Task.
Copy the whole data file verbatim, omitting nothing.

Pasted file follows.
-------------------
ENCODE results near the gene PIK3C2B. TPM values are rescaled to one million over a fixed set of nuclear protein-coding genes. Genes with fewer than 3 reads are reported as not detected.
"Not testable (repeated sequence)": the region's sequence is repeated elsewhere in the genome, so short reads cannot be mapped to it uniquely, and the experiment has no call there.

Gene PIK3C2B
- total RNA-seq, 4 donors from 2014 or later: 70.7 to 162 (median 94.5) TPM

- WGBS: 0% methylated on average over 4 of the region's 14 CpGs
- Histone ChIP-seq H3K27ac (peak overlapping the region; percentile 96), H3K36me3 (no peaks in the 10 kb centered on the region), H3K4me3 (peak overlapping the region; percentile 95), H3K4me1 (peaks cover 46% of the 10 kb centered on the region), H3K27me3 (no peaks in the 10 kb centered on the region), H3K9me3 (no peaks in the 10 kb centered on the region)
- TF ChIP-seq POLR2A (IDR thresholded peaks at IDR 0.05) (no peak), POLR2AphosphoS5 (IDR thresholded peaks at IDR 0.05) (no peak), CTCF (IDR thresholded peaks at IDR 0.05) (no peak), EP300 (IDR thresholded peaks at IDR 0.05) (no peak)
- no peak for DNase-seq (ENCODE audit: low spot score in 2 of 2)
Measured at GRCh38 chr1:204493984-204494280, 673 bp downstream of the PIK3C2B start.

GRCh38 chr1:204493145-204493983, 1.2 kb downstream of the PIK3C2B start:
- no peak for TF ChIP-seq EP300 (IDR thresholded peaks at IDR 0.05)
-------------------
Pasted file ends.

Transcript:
ENCODE results near the gene PIK3C2B. TPM values are rescaled to one million over a fixed set of nuclear protein-coding genes. Genes with fewer than 3 reads are reported as not detected.
"Not testable (repeated sequence)": the region's sequence is repeated elsewhere in the genome, so short reads cannot be mapped to it uniquely, and the experiment has no call there.

Gene PIK3C2B
- total RNA-seq, 4 donors from 2014 or later: 70.7 to 162 (median 94.5) TPM

- WGBS: 0% methylated on average over 4 of the region's 14 CpGs
- Histone ChIP-seq H3K27ac (peak overlapping the region; percentile 96), H3K36me3 (no peaks in the 10 kb centered on the region), H3K4me3 (peak overlapping the region; percentile 95), H3K4me1 (peaks cover 46% of the 10 kb centered on the region), H3K27me3 (no peaks in the 10 kb centered on the region), H3K9me3 (no peaks in the 10 kb centered on the region)
- TF ChIP-seq POLR2A (IDR thresholded peaks at IDR 0.05) (no peak), POLR2AphosphoS5 (IDR thresholded peaks at IDR 0.05) (no peak), CTCF (IDR thresholded peaks at IDR 0.05) (no peak), EP300 (IDR thresholded peaks at IDR 0.05) (no peak)
- no peak for DNase-seq (ENCODE audit: low spot score in 2 of 2)
Measured at GRCh38 chr1:204493984-204494280, 673 bp downstream of the PIK3C2B start.

GRCh38 chr1:204493145-204493983, 1.2 kb downstream of the PIK3C2B start:
- no peak for TF ChIP-seq EP300 (IDR thresholded peaks at IDR 0.05)